Compagnie Uppercut

As part of the Month of la Francophonie


Today's  bards and griots, brought up on antiquity, the classics, the romantics and the surrealists;; cradled by Brassens, Gainsbourg, Ferré, and Brel; accompanied by Higelin, Nougaro; enriched by Indian thinkers, the gaze of Native Americans, African culture, hip-hop, Artaud's madness…

The Artists

The Compagnie de l'Uppercut brings together two modern-day troubadours, actors by training—Damien Noury and Antoine Faure. Since its origins in 1998, they have developed around three creative principles: the work of writing, mixed means of expression, and a concern for the relationship with the audience during the performance.

Through their performances Uppercut questions what it is to be human, with our pitfalls and struggles, and attempts to provoke through language a sense of unity that will touch artists as well as the audience.

With Sandra Bechtel, they first co-wrote a manifesto about creation and then created Bala Fola, Burkinabè stories for three actors and a griot musician, Bakary Diarra. Antoine Faure, AKA Tô, performed slam scenes, "all terrain" oral poetry, and developed the concept of "Pulse Poetry," a raw art that is performed without backdrops, costumes, or music.

He won the Nantes Grand Slam in 2004 and in 2005 began a solo poetry act Tô seul. At the same time, Damien was making his way on stage, notably at the Fonderie, where he won the competition three times. They decided to create a journey about senses and sounds, AC ! en nos Âmes et Consciences, a second Pulse Poetry opus that toured in France and abroad for two years.

The scripts are performed alone or in a duo, most often in a rhythmic circulation, with echos, backing, chanting, and a human beat box.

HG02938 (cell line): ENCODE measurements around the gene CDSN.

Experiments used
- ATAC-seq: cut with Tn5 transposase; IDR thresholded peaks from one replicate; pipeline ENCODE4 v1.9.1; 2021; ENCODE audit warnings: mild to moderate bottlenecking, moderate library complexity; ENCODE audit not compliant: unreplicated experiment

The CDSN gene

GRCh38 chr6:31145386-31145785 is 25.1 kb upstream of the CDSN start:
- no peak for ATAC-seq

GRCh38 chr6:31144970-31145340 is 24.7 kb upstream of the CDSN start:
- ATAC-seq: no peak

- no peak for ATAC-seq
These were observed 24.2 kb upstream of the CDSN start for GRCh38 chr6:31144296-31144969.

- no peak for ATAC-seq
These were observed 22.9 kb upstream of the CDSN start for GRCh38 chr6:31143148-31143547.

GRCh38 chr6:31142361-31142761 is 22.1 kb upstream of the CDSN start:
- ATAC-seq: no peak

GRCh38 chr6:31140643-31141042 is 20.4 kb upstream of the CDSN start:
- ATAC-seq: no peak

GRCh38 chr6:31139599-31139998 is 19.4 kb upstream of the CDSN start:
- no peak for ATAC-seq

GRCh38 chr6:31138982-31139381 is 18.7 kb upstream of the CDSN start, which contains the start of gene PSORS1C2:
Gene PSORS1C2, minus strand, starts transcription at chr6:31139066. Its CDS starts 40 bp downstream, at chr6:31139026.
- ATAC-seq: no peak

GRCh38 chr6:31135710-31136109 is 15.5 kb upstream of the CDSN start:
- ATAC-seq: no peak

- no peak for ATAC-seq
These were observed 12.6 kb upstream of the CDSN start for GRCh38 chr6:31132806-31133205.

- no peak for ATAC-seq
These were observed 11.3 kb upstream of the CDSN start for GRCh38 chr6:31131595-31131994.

Antoine Faure
Born in 1971, Antoine Faure, AKA Tô, practices Pulse Poetry. He uses language like a traditional drum, like an electronic loop, like a chant, to create rhythmic solos in words. He attempts to describe the complexity of the human spirit, the beauty of life, and also its acidity. For him, words are a means of achieving freedom. After being trained in acting, in Czech marionettes, percussion, and drums, and chant in a number of fusion groups, he staked his claim as a slam poet and has been performing since 2002. He has already shared his poetry and performances in Europe and the United States.

Damien Noury
Born in 1973, Damien Noury is the manager, director, actor, and author. In all of his creations, for all of his performances, he works on the flow, this back-and-forth between the giver and receiver which conditions the performance, the dramaturgy, the writing – the breath that allows us communicate with one another.

After acting training, notably in the Rond-Point Theater, and performing several roles, he continues on stage while at the same time doing some teaching (drama techniques and slam workshops). Uppercut has led multiple workshops for high schools, middle schools, civic centers, youth centers, cultural centers, libraries…in Ile-de-France, in the provinces, and abroad.

Using work on the musicality and meaning of words means that each person must understand and develop his own relationship with language, in order put him or herself into play before and/or with others. This means relearning how to play with words, mastering them once again, in their earthly dimensions, reclaiming freedom to make it the sole ingredient of our own expression, as we search to better know ourselves and our world.

In the Press

We knew "Tô" by himself, Antoine Faure, and his machine gun-style, half-outraged, half-introspective delivery. Now Tô is with Damien Noury, a poet with the look of a young hellion who carries with him, behind his insolence, his own existential questions. They make up the Compagnie de l'Uppercut and perform slam duels with humming and human beat boxes. Woven with self-mockery and variations in intensity, which only give more punch to this "Pulse Poetry"—a seductive punch.

Poetry has its rhythm in the blood of the Compagnie de l'Uppercut, who hit home with their words. "The time for enunciation has come!" Damien Noury and Antoine Faure, AKA Tô, proclaim in unison. The time for slam has come. That oral poetry, at times spoken, at times chanted, but still rhythmic. Compagnie de l'Uppercut is made up of two "word" fighters who harvest words and bottle the rhymes. In one word as in a hundred: they came, they held forth. And they won over their public. Seated during their performances, the public rose as one to applaud them. These two poets have words under their skin. "I hold words as if I am striking flint, as if I am fanning the embers", drums Tô. By breathing, the two braggarts keep the sacred fire alive. Their poetry is firmly contemporary. That poetry speaks. Thus it lives.
Ouest France

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